Alcatraz Prison

BACKSTORY: Edited from the official Tour of the Rock pamphlet: Alcatraz was a prison almost from the very beginning. In 1859, 11 soldiers scheduled for confinement in the sally port basement arrived with the fort's first permanent garrison. During the Civiil War era, soldiers convicted of desertion, theft, assault, rape, and murder; citizens acused of treason; and the crew of a Confederate ship were imprisoned here. The army also used Alcatraz as a place of incarceration for Hopi, Apache, and Modoc Indians captured during the various Indian wars of the mid- to late nineteenth century and for military convicts during the Spanish-American War (1898).

When the fort was decommissioned in 1907, regular army troops were replaced by soldiers of the U.S. Military Guard. Within a year, the army had begun tearing down the citadel and building a huge concrete cellhouse. In 1915, Alcatraz was renamed "United States Disciplinary Barracks, Pacific Branch"; it wasn't long before conscientious objectors to World War I joined the Alcatraz inmate population.

During the great Depression of the 1930s, the newly created Bureau of Prisons became interested in the island as a place for a high profile, maximum-security facility. Transferred from the War Department to the Department of Justice, Alcatraz reopened in 1943 as a federal penitentiary. Of the 1,545 men who did time on Alcatraz, only a handful were notorious—among them, Al "Scarface" Capone. The exact location of his cell is unknown. Part of his four and a half years on Alcatraz were spent in a hospital isolation cell. Others included "Doc" Barker, Alvin "Creepy" Karpis, George "Machine Gun" Kelly, Floyd Hamilton, and Robert Stroud, the "Birdman of Alcatraz." Stroud actually conducted his famous bird studies when he was imprisoned at Leavenworth; his real nickname was "Bird Doctor of Leavenworth." Most of the inmates were men who had proved to be problems in other prison populations—escape risks and troublemakers.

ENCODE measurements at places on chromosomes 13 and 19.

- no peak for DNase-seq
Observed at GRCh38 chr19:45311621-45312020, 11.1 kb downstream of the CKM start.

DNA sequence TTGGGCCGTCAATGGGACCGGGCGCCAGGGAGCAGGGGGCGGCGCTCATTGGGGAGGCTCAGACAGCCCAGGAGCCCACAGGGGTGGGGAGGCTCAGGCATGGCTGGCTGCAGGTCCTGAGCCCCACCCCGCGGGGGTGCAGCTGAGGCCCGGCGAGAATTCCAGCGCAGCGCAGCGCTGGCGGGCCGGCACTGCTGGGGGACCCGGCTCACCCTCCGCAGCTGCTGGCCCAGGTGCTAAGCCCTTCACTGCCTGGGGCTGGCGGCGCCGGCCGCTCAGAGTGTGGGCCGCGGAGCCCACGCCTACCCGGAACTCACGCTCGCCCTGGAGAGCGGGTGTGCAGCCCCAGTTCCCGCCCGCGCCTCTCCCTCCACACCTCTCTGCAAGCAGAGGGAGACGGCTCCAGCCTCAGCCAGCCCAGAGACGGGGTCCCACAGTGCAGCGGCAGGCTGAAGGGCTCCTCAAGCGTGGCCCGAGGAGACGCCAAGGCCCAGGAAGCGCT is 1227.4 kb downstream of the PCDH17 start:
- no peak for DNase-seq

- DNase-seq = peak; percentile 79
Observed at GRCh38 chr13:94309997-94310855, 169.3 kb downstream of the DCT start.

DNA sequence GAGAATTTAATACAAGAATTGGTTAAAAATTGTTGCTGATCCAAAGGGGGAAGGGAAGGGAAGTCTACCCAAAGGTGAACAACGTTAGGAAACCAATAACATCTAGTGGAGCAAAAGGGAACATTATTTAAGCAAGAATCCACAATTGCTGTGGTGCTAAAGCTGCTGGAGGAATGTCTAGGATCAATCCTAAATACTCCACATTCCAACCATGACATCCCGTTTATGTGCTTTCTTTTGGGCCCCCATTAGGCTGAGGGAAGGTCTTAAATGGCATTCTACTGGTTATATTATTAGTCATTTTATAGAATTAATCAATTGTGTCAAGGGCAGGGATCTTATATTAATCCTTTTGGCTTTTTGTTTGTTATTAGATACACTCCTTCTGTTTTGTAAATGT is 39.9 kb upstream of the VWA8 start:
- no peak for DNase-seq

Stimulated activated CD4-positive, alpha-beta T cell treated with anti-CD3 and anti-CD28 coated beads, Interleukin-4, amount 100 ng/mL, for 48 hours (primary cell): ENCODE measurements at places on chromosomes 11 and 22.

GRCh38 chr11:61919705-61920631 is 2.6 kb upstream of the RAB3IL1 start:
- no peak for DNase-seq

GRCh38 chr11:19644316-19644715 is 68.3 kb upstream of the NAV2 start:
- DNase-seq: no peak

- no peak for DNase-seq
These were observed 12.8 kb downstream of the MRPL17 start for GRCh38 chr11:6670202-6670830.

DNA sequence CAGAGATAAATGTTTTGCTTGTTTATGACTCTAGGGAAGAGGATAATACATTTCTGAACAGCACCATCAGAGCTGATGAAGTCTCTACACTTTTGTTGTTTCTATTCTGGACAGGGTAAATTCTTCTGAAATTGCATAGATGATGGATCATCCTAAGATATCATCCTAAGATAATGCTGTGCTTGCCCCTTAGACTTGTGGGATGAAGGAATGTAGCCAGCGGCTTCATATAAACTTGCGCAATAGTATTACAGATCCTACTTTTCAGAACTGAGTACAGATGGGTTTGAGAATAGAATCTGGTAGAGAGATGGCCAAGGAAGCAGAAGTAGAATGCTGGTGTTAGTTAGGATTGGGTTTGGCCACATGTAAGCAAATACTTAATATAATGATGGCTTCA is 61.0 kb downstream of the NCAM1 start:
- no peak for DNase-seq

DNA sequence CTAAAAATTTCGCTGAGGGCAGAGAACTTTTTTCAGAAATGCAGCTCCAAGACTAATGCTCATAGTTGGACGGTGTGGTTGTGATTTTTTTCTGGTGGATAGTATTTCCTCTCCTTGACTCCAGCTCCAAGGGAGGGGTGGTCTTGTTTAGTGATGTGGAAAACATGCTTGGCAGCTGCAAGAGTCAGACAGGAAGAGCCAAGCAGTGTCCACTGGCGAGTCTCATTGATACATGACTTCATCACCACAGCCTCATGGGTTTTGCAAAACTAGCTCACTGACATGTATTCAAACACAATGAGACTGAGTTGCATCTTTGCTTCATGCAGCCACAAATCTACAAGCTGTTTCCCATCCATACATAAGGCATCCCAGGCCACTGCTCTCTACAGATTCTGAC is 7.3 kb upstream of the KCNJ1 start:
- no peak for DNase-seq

Of the 14 attempted federal prison-era escapes, the best knwon occurred in June 1962, when Frank Morris and brothers John and Clarence Anglin slipped into the water. They used raincoats as floatation devices and were presumably bound for San Francisco. Although their bodies were never found, they are assumed to have drowned.

As part of its security, the Bureau of Prisons deliberately restricted visitors to "the Rock." It may have been this isolation, this apparent secrecy, that fueled stories of the prison's miserable living conditions. Although few of these stories were true—the prison was clean and the food was good—Alcatraz was undeniably a maximum-security facility. The cellhouse was never filled to capacity. The average number of prisoners was 260, and the maximum was 302. There were 336 remodeled cells available. There were no executions on Alcatraz, although there were five suicides and eight murders. Prisoners remained on Alcatraz until they were no longer considered to be disruptive or incorrigible—an average of 8 to 10 years.

Increasing maintenance and operating costs led U.S. Attorney General Robert F. Kennedy to close Alcatraz in 1963. Prisoners were transferred to other federal correctional facilities, and Alcatraz was left to the care of a lone custodian.